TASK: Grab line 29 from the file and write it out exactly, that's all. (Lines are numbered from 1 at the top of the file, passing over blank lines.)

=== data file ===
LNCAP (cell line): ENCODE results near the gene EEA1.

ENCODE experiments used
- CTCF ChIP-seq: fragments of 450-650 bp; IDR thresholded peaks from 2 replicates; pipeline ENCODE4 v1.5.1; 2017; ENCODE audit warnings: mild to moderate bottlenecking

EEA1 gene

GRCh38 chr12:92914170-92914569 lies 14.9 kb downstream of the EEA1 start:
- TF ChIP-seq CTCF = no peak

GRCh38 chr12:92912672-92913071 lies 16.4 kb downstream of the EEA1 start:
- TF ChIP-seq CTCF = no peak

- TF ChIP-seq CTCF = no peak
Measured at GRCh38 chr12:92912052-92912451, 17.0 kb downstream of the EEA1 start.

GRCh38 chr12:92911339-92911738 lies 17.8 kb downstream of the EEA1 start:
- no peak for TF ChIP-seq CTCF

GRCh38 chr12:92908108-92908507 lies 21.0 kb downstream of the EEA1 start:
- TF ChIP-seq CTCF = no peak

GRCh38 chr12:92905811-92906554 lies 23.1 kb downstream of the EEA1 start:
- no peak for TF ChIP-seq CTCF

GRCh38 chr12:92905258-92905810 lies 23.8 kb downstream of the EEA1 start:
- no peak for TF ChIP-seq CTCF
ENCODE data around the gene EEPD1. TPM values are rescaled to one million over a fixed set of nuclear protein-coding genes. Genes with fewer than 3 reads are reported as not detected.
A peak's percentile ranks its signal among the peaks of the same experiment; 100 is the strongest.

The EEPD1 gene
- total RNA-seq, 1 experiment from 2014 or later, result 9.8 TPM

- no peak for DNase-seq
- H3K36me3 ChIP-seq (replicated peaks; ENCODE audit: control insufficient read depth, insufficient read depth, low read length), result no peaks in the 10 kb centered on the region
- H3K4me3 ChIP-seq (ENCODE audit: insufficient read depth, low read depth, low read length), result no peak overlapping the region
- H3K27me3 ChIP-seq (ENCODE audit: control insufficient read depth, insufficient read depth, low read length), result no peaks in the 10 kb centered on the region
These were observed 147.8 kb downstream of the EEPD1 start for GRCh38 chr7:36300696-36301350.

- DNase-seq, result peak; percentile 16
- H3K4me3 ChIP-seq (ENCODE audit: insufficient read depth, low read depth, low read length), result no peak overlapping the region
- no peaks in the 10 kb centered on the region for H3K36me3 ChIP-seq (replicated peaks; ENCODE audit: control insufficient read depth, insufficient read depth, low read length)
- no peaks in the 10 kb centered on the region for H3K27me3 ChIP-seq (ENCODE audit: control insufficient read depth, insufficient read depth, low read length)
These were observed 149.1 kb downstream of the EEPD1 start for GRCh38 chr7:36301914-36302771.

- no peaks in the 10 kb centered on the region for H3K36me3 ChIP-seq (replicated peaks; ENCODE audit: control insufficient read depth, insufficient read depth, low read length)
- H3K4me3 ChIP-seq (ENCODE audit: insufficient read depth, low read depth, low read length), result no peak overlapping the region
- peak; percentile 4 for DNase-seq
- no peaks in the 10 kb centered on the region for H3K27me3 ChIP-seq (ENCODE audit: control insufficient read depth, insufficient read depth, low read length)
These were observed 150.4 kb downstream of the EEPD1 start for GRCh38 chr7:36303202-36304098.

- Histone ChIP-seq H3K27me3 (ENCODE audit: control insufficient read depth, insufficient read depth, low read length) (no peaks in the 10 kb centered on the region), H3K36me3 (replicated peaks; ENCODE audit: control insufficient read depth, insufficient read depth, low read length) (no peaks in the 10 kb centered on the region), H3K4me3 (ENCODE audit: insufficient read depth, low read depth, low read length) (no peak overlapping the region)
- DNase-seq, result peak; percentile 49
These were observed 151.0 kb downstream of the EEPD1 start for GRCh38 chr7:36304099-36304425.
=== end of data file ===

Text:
- H3K4me3 ChIP-seq (ENCODE audit: insufficient read depth, low read depth, low read length), result no peak overlapping the region